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Posted October 6, 2012
Azima is a Masai girl, around eleven years old or so, who lives in a small village on the Serengeti plain near the Rift Valley region of present day Kenya and Tanzania, east Africa, during the late 1600s, before the Arab and European colonization. Her father is the local tribal chieftain. Azima loves and respects him very much. One day, her father is going to lead the men and boys of the village on a hunt. Azima wants to go too, but her father says that she must stay in the village to help her mother and the other women in their work. Azima thinks that this will be boring, but her father insists that each person has a role to fill and that Azima must learn her role. She reluctantly agrees. After the men go, Azima and her two best friends, Akila and Beta, try out their new canoes on the river.
As the result of an accident, Azima’s canoe is caught in a swift current, hurtled through rapids for miles down the river, and finally plunged over a waterfall. She becomes unconscious but wakes up on the bank of the river in a strange jungle. She hears voices and finds out that in this jungle the animals can talk. She comes upon a group made up of a lion, a warthog, a monkey, a giraffe, a baboon, a leopard, a hippopotamus, a wildebeest, a gazelle, an antelope, a water buffalo, a rhinoceros, and an elephant who call themselves US, or the University of Society. Their goal is to educate Azima. Counselor Turtillian the turtle takes her to Professor Thaddeus J. Toad to study language and literature, Professor Hoot the owl to study science, Professor Pythonagoras to study math, Professor Two-Faced Toucan to study psychology, Professor Phil Flamingo to study philosophy, and Professor Sarah Silverback to study social studies. However, there are temptations along the way. Will Azima choose to continue with her studies or to go party with Samuel Sloth and his friends? Will she ever be able to find her way home? And if she does, how can she use the lessons that she has learned?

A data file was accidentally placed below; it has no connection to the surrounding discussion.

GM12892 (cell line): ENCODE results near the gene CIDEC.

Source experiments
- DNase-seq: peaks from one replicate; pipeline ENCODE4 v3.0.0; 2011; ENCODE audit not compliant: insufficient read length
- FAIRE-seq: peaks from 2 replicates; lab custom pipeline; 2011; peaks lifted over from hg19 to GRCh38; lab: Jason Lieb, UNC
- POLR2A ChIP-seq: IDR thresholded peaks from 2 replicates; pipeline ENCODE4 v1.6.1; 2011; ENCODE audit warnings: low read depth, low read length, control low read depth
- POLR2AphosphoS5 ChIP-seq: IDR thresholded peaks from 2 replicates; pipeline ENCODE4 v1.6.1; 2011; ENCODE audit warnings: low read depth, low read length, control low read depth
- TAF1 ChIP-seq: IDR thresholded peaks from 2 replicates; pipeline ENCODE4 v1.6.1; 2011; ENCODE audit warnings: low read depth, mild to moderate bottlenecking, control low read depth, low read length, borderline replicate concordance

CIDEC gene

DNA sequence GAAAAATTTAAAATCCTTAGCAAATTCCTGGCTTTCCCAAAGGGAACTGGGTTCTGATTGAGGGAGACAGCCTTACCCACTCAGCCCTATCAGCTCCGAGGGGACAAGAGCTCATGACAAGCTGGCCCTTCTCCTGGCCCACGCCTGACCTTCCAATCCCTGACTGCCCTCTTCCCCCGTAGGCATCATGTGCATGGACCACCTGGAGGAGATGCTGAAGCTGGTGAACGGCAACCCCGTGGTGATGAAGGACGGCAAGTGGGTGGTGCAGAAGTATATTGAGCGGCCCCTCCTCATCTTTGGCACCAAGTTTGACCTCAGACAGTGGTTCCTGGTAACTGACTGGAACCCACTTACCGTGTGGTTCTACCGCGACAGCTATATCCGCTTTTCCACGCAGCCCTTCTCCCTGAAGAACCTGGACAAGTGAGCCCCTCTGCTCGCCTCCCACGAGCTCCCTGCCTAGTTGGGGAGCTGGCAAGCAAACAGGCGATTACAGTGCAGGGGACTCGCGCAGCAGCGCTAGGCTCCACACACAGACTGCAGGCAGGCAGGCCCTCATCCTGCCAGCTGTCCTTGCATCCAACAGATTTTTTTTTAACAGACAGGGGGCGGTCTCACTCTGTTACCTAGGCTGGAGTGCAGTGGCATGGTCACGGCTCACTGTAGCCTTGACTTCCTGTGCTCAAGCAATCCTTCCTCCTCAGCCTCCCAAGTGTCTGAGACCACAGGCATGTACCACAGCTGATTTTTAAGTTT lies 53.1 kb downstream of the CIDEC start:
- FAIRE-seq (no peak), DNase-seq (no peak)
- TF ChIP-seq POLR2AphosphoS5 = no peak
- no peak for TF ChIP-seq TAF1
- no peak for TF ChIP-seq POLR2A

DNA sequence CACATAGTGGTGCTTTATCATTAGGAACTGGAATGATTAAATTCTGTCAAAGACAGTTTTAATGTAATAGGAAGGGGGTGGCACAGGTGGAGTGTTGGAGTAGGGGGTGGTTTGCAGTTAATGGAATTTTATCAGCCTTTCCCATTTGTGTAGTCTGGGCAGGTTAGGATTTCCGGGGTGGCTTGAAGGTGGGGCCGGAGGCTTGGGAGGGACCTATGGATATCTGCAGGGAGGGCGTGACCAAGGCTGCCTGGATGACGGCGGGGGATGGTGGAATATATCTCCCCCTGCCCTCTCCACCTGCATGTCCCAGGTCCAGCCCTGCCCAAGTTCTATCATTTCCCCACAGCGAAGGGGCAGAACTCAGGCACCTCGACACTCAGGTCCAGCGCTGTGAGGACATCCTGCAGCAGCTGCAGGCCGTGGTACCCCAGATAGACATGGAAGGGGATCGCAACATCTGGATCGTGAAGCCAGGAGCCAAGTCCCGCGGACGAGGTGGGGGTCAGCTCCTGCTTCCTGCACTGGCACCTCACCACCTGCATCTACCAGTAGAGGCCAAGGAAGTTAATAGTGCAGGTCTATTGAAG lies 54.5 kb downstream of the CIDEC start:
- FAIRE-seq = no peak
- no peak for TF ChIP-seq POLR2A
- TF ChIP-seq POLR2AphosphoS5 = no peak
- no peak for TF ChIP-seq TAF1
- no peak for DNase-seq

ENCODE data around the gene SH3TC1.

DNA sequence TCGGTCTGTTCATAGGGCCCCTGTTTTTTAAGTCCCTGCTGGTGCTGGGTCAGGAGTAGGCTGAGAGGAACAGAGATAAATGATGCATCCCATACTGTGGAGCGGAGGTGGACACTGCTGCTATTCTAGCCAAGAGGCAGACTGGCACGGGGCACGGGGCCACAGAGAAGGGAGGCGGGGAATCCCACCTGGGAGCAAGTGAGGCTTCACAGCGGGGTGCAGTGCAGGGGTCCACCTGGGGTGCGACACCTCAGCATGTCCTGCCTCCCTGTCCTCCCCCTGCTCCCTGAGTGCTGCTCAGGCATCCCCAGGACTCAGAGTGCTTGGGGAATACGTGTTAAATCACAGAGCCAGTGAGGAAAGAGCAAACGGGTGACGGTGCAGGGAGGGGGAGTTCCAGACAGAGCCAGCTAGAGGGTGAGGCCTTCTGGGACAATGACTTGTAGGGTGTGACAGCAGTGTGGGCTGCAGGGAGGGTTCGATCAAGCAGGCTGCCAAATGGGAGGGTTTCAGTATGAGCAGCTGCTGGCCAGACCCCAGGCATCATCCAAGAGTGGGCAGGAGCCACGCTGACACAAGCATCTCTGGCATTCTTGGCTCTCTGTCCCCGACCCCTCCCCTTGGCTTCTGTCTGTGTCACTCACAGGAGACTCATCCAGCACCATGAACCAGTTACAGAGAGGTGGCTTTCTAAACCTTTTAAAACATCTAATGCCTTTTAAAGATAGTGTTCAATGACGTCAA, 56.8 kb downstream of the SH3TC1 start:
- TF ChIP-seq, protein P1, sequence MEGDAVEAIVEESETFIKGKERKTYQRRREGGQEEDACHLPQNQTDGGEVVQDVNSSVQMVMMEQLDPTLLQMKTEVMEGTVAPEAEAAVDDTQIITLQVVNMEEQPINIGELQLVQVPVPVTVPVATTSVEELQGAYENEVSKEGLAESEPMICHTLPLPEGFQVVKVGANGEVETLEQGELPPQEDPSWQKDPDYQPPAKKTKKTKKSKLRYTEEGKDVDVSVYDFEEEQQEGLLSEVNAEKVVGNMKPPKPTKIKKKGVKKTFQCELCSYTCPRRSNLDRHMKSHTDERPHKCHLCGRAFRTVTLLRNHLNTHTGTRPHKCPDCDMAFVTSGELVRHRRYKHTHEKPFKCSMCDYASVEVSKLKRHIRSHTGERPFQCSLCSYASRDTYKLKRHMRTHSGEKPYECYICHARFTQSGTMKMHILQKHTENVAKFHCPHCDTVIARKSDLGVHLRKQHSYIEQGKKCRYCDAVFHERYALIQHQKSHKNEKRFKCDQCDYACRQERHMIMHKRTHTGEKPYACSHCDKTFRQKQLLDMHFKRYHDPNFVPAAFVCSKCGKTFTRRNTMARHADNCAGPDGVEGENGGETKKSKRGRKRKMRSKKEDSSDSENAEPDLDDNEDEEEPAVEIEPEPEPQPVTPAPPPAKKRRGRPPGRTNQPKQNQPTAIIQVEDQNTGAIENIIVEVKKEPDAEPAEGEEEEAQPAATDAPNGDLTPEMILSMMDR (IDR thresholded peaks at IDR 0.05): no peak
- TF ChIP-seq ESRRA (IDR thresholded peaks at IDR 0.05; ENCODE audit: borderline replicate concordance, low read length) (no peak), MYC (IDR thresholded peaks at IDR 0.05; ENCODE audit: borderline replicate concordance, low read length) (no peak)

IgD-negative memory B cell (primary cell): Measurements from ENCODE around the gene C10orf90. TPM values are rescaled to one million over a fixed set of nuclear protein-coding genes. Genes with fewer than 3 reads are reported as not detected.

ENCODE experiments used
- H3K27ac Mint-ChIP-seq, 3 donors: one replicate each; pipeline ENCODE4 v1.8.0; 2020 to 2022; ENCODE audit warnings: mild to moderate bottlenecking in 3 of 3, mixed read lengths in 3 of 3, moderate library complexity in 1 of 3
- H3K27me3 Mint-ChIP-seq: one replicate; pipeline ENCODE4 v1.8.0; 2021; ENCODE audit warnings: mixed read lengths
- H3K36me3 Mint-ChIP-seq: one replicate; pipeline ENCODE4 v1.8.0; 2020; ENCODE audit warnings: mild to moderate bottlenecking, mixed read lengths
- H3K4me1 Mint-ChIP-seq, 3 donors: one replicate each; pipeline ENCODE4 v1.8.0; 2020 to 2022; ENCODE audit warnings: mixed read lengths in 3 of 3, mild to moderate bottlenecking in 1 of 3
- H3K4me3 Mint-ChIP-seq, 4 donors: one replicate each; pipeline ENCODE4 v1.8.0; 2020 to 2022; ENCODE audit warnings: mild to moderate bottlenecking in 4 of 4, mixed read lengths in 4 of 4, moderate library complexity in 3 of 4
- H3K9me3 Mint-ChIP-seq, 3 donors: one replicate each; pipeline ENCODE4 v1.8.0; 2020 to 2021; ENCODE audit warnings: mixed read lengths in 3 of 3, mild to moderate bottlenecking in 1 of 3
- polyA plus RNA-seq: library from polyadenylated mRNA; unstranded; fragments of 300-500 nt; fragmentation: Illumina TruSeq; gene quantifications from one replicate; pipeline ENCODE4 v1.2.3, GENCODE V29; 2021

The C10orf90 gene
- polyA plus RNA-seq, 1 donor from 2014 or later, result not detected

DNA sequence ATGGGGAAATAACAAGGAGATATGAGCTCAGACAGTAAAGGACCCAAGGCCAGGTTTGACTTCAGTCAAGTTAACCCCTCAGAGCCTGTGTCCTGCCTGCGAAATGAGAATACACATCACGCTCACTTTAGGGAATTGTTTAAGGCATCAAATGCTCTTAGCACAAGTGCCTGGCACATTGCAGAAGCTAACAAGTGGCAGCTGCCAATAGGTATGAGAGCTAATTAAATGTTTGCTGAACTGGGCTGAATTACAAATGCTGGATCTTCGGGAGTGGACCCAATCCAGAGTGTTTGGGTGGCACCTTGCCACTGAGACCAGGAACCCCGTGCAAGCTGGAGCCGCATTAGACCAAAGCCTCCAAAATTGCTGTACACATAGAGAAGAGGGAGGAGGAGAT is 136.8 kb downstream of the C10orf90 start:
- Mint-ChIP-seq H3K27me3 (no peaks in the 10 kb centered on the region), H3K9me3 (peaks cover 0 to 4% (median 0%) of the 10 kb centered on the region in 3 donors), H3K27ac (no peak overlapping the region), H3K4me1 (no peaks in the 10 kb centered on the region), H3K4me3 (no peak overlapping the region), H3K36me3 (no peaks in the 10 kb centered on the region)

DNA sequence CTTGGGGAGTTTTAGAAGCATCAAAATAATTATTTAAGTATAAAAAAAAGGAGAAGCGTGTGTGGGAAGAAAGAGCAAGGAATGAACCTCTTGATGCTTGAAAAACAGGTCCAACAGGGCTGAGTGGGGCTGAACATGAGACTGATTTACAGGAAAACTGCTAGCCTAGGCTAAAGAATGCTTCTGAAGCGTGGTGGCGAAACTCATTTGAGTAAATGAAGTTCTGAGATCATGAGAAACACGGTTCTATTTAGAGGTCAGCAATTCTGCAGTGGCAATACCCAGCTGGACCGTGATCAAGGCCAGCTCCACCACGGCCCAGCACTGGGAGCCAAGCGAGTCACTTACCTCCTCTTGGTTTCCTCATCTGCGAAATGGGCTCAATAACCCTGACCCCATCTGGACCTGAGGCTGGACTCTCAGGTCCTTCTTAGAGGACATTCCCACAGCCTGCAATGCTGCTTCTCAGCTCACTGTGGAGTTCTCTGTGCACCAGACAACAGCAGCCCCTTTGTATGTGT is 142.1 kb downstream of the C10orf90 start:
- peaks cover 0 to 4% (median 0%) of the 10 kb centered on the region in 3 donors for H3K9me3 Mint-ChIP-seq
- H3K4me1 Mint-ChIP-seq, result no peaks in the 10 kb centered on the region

Azima and the Magic Jungle is a fantasy fable about the importance of working hard to get a good education and developing the qualities that will enable a person to become a great leader. One of Samuel Sloth’s friends, Willy the Wolf, tries to tell Azima, “School is for the weak-minded.” How well we do in life greatly depends on whether we listen to these kinds of siren voices or just ignore them and press ahead. Although the tales and lessons of the book are for everyone, they are especially geared toward girls and young women to show them what they can become and do with a good education and a little faith. Some instances of drinking a liquid that causes a stupor-like state similar to alcohol occur, but it is plain that this is bad. Also a couple of characters smoke pipes. There are a few references which might be construed to promote evolution but they could also simply be matters of interpretation. I especially like the way in which Azima is encouraged to search for the knowledge of God in all her learning and the implication that no education is complete without a spiritual component. It is even suggested that she approach religion as she would any other subject by seeking only the facts rather than accepting mere human theories. I found it to be a very interesting book.
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